My reporting scheme was to get the amount of seconds spent in each state since the last observation, add up the different states and express each one as a percentage of the total. I ran into an interesting issue right away—what about a reboot? Booting the system zeroes out the counters and subtracting the old from the new generates negative values, so I had to handle it properly to provide useful information. I decided to watch for a counter value that was lower than the last observation's value and, if found, reset the prior values to zero. To make the chart more informative, a data point was set to 100 for a reboot and -1 for a normal record. The -1 value causes the data point to be outside the chart and thus not displayed.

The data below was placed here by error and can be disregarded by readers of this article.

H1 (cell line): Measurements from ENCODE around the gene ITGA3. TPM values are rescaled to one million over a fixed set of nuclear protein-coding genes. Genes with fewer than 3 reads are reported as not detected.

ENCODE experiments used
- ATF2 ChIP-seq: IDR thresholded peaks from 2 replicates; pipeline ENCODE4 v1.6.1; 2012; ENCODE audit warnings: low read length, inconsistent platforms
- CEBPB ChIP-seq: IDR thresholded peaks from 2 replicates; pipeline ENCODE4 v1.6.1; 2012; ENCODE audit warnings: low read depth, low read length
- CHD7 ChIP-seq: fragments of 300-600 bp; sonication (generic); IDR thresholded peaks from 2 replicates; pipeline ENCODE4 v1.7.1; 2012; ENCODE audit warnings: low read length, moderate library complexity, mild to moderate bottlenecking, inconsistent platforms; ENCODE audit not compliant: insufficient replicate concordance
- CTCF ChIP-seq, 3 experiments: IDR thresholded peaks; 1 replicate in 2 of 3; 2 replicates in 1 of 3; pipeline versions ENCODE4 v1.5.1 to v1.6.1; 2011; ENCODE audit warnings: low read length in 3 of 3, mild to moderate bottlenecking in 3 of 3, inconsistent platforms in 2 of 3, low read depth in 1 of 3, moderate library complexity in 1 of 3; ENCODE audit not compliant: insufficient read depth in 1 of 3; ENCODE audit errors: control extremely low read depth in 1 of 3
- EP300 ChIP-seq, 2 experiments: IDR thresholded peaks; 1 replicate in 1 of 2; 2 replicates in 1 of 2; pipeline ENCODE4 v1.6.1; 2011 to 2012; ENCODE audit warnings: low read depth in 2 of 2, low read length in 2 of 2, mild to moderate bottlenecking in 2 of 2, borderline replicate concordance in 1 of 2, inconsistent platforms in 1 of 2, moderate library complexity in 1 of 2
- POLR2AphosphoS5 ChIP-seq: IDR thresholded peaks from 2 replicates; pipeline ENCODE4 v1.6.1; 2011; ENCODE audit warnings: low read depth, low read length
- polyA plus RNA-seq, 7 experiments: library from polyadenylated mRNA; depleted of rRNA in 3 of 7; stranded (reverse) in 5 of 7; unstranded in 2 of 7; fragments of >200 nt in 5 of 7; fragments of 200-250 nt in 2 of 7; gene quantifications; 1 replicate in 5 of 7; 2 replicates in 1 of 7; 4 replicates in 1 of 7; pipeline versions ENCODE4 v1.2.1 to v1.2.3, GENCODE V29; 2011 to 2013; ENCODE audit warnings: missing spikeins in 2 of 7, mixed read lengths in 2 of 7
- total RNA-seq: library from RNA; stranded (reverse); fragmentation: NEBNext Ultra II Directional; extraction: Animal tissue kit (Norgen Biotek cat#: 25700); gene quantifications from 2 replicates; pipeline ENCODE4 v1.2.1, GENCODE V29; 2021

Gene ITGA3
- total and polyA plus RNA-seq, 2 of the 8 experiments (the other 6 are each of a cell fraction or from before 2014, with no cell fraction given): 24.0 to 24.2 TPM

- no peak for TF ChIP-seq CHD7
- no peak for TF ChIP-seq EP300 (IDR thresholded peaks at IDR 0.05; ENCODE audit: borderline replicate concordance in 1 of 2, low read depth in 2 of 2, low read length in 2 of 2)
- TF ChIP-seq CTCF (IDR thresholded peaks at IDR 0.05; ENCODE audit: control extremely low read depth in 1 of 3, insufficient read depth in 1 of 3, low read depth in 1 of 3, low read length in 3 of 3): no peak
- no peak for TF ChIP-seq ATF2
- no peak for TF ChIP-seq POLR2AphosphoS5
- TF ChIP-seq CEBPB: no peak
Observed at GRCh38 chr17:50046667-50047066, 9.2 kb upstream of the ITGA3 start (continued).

Sometimes a hard copy is preferred when presentations or reports are needed. The gnuplot authors provide for a variety of output formats, and the script will switch between X11 display and PostScript output depending upon which option switches are set.

Figure 1. Sample Chart

Figure 1 is a sample chart produced by the graphing script shown in Listing 2. A breakdown of the major parts of this script is included in the archive file on SSC's FTP site, Also included are the collection script, graphing scripts, a sample crontab entry for running the collector script and the following charting scripts:

  • cpu: charting cpu information as described above

  • ctxt: charting context switching per second